Wei Zhang, Ph.D., Associate Professor of Biology, Division of Biology; Associate Professor of Food Microbiology, National Center for Food Safety and Technology, Illinois Institute of Technology.Contact Information:
Division of Biology
Illinois Institute of Technology
3101 S. Dearborn St. Chicago IL, 60616-3793
Institute for Food Safety and Health
6502 S. Archer Rd, Bedford Park, IL 60501-1957
Phone: (708) 563-2980
Fax: (708) 563-1873
E-Mail address: email@example.com
My research focuses on using cutting-edge molecular biology and genomic approaches to study the ecology, stress response, and pathogenesis of bacterial pathogens that post major threats to food safety and public health. My office and labs are located at the Institute for Food Safety and Health, Bedford Park, IL. My current research interests include:
(i) Pathogenesis of foodborne bacterial pathogens. One of my research topics is to study the intra-specific variations of bacterial pathogens that cause human infectious disease. The model organism that I use is Listeria monocytogenes, a bacterium that contaminates dairy and Ready-to-Eat meat products and causes deadly infections (named “listeriosis”) in pregnant women, young kids, and AIDS patients. The L. monocytogenes species is composed of 3 different genetic lineages (namely: I, II and III). Although all lineages possess virulence properties that make them pathogenic to human, two of these lineages (I and II) account for >95% of human infections; whereas lineage III is rarely implicated in human diseases for unknown reasons. We speculate the existence of unknown genetic factors that regulate or contribute to the Listeria virulence. We conducted comparative genomic analyses on 30 L. monocytogenes genomes. Using a novel Listeria pan-genome DNA microarray, we reported the core and dispensable genomes of this bacterial species and identified a number of new genes potentially related to its virulence. We are now in the process of functionally characterizing several of the newly identified genes to elucidate their roles in the Listeria intracellular pathogenicity.
(ii) Bacterial stress physiology. Bacterial stress response is a key area that I am particularly interested in because virtually all biological questions that we try to address (such as bacterial survival in foods and pathogenicity in human) are fundamentally related to the physiology of bacterial pathogens under stress conditions. Our projects focus on understanding the stress response mechanisms that Listeria, Salmonella and E. coli use to proliferate in foods and persist in food processing facilities. We studied how Salmonella and E. coli respond to oxidative stress using whole-genome expression microarrays. We have identified over two hundred genes that were differentially regulated under the oxidative stress. These results shed new insights to the underlying mechanisms by which Salmonella and E. coli cope with the chlorine washes during the industry processing of fresh produce. We are also studying the whole-genome expression profiles of Listeria under starvation stress as this bacterium transits from bacilli (rod shaped cells) to cocci (round shaped cells). Knowledge gained from this study will enable us to better understand how bacterial pathogens adapt to the food related environments. Therefore, we can develop more effective control strategies to minimize food contamination and prevent foodborne illness.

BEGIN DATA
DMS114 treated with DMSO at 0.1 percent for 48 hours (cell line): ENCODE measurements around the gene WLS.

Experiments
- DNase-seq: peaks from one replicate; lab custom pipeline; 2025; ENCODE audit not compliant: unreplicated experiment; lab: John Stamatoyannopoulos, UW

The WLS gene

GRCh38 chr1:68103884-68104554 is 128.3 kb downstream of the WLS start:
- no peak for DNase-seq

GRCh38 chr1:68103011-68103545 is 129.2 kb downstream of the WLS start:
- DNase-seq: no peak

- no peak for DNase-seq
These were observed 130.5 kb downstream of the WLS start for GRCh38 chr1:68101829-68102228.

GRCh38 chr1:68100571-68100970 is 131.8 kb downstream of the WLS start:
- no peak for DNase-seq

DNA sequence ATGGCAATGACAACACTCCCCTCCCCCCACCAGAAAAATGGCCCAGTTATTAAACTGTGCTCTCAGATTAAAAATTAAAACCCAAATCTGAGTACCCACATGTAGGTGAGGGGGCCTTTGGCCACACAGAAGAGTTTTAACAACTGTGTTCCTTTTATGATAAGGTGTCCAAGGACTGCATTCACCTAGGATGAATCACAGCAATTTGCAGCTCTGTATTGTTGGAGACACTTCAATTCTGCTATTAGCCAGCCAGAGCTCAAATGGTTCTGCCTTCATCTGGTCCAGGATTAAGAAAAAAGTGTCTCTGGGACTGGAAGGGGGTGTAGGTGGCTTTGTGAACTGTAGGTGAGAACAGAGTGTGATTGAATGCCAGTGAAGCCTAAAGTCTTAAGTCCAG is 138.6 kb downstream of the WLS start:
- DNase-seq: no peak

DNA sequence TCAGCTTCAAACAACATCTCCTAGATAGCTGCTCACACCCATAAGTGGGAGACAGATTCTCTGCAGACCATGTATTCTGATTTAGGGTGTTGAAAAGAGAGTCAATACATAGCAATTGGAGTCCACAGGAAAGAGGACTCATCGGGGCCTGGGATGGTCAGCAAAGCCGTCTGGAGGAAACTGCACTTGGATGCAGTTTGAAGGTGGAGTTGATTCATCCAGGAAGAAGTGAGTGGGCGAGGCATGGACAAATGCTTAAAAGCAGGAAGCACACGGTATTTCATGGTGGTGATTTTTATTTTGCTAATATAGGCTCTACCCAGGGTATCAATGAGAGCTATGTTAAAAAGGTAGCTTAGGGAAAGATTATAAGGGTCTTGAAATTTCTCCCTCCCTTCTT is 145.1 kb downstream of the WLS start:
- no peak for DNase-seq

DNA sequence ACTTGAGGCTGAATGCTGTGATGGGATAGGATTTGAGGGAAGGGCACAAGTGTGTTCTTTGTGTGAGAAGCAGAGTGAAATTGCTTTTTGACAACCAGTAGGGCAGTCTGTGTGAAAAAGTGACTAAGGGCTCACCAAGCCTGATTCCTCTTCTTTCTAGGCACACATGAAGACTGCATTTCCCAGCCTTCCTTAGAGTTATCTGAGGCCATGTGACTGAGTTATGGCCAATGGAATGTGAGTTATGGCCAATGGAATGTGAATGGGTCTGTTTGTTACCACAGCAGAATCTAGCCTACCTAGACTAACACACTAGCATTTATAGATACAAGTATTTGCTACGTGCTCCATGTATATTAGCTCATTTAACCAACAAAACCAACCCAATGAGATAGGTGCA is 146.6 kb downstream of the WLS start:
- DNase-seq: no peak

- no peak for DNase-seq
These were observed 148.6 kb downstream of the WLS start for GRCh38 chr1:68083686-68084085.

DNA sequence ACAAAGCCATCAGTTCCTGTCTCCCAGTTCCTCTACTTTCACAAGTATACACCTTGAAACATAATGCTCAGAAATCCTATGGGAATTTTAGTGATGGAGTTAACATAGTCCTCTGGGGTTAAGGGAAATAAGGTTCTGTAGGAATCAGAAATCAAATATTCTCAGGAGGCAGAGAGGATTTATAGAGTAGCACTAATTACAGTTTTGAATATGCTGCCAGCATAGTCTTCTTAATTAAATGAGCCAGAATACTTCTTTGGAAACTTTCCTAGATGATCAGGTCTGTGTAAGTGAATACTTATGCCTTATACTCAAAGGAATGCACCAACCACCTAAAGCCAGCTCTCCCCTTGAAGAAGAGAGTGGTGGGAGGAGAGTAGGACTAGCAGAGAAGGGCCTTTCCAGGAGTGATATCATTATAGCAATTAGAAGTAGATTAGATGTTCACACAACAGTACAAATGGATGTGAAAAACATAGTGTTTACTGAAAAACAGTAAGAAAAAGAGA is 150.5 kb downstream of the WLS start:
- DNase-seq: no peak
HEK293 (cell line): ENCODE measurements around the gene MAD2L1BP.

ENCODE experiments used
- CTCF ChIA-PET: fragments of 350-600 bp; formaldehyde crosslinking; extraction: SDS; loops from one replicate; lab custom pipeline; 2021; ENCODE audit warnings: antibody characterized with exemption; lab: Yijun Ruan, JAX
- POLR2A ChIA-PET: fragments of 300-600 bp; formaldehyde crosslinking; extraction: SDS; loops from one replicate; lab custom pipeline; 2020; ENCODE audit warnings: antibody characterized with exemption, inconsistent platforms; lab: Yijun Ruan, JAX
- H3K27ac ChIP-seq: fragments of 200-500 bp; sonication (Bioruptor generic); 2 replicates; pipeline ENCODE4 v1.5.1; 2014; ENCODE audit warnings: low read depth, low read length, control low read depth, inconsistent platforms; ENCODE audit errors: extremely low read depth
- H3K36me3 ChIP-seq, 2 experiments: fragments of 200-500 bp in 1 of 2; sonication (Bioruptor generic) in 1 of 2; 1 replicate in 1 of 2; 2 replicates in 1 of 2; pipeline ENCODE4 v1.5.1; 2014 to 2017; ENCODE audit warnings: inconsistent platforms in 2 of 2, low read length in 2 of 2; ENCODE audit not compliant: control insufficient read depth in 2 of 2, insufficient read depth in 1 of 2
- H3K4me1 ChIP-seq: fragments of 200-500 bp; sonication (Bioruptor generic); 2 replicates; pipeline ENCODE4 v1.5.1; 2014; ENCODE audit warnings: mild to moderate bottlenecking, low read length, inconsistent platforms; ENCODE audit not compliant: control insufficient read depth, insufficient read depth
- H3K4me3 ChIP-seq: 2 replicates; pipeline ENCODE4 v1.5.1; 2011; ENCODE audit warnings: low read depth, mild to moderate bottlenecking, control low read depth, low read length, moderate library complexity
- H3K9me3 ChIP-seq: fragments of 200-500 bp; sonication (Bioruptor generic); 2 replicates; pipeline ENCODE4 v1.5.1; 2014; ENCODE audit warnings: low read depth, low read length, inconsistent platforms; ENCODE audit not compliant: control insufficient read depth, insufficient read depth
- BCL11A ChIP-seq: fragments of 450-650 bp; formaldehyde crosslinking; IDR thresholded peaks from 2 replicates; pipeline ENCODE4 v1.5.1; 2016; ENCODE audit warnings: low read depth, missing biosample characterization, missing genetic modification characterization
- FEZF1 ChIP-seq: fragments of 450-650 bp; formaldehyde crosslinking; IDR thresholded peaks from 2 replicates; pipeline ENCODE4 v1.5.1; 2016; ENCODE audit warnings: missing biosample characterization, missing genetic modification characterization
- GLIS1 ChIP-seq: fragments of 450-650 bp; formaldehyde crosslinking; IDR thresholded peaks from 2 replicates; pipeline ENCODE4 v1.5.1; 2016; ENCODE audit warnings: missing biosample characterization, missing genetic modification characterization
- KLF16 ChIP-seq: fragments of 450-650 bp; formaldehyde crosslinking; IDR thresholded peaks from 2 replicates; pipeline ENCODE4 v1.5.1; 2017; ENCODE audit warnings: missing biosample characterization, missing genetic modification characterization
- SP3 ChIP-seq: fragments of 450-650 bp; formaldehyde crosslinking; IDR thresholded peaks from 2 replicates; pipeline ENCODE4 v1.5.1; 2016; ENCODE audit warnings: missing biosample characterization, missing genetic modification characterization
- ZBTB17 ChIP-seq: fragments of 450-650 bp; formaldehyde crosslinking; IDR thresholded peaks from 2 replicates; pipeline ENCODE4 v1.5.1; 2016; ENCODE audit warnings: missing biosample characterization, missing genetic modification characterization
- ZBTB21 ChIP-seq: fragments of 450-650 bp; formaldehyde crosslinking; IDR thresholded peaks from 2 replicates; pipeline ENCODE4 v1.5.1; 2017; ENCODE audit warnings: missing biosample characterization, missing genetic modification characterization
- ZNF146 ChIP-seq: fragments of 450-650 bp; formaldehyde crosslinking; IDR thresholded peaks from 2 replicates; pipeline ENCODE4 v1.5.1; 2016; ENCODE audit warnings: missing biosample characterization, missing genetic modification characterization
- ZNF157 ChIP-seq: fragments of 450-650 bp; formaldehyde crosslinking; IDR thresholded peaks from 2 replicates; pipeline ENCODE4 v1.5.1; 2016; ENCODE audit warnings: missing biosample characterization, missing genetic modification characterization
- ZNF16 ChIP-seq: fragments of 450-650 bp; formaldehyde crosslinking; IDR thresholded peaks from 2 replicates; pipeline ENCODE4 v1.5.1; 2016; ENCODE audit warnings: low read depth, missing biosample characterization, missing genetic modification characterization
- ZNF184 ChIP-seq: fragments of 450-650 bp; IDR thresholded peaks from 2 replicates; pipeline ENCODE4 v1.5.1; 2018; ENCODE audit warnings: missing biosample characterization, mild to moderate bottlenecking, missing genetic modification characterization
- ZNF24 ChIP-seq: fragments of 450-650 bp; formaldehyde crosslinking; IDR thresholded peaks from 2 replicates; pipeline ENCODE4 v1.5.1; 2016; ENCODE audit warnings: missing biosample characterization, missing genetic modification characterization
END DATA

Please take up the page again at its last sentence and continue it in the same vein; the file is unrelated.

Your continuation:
(iii) Comparative genomics. Genomic analyses can provide comprehensive views to a specific biological question, and is the central theme of my research. We used large-scale genomic approaches to analyze different types of foodborne bacterial pathogens. For example, we used ultra-high-density DNA microarrays to resequence large E. coli O157 genomes (>5 million nucleotides per genome) at a very fine level (down to a single nucleotide). The results from our study have proved to be extremely valuable for understanding the evolution of highly clonal bacterial pathogens. Ongoing projects in which we extensively use comparative genomics include the Listeria CGH project funded by USDA, the Salmonella/E. coli stress response project funded by FDA, and a newer project on genomic analysis of Clostridium botulinum.
(iv) Bacterial epidemiology in the food system. One of my research topics focuses on better understanding the ecology of bacterial pathogens in the food system. For instance, we developed a DNA sequence-based method for genotyping L. monocytogenes. Using this method, we were able to track the transmission routes of specific bacterial genotypes in the food supply chain. We tested this method on diverse collections of food and environmental isolates as well as human clinical isolates. Other related research projects include: a study of interactions of enteric pathogens (Salmonella and E. coli) with the plant carriers (such as lettuce and spinach) and potential horizontal gene transfers between enteric pathogens and indigenous plant and soil microflora; and a study of the effects of food matrices (such as beef) on the genome expression of E. coli O157:H7.
(v) Rapid detection of bacterial pathogens and toxins in foods. Food Science is a rather applied discipline. A practical aspect of my research is to develop new methods for rapid detection and identification of foodborne bacterial pathogens in foods. We worked with several biosensor research and development groups and assisted in developing new biosensors for rapid detection of infectious agents such as E. coli and Staphylococcus toxins in foods. Our previous work also included developing multiplex assays for PCR serotyping, and the usage of proteomic approaches (such as MALDI-TOF mass spectrometry) for strain identification of E. coli, Salmonella and Shigella. We also develop microbiology programs for method validation and detection of microbial contaminants including foodborne pathogens and select threat agents.